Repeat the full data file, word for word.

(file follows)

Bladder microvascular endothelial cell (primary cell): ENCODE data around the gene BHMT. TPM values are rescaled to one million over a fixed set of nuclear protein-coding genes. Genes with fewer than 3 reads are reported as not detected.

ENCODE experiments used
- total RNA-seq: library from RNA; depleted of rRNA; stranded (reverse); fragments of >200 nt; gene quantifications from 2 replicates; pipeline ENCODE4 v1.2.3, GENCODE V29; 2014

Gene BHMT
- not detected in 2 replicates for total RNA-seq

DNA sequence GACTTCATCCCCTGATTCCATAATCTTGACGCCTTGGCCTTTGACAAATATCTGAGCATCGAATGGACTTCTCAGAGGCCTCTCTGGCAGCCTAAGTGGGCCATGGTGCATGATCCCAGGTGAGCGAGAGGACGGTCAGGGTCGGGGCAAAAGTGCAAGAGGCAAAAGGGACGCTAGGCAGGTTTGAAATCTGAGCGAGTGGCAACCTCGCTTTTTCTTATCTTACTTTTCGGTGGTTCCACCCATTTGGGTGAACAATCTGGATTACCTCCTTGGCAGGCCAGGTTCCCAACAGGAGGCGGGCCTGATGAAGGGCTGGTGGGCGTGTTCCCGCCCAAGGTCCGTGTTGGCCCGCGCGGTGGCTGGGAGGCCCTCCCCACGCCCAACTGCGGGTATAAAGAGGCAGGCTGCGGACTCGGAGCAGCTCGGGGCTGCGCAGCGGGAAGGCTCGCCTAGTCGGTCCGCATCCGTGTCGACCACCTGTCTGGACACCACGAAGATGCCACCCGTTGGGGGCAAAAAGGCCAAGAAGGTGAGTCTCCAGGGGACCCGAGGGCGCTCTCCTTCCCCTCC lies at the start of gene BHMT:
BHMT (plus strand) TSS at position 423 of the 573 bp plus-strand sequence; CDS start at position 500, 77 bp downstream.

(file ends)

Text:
Bladder microvascular endothelial cell (primary cell): ENCODE data around the gene BHMT. TPM values are rescaled to one million over a fixed set of nuclear protein-coding genes. Genes with fewer than 3 reads are reported as not detected.

ENCODE experiments used
- total RNA-seq: library from RNA; depleted of rRNA; stranded (reverse); fragments of >200 nt; gene quantifications from 2 replicates; pipeline ENCODE4 v1.2.3, GENCODE V29; 2014

Gene BHMT
- not detected in 2 replicates for total RNA-seq

DNA sequence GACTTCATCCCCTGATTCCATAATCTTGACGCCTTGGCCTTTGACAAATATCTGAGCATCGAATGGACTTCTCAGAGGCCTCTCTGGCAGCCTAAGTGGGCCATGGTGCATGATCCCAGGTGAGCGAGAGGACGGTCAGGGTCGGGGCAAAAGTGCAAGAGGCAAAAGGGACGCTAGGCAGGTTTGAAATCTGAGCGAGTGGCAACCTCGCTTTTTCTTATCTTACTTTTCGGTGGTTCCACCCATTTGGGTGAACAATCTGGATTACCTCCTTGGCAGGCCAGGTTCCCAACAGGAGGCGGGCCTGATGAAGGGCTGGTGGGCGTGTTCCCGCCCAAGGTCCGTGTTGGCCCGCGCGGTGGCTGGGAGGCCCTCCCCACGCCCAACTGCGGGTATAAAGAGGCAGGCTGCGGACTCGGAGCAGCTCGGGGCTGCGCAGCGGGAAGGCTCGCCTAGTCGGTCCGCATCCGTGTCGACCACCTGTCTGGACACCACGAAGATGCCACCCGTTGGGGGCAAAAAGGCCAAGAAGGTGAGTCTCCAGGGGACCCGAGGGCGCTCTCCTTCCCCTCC lies at the start of gene BHMT:
BHMT (plus strand) TSS at position 423 of the 573 bp plus-strand sequence; CDS start at position 500, 77 bp downstream.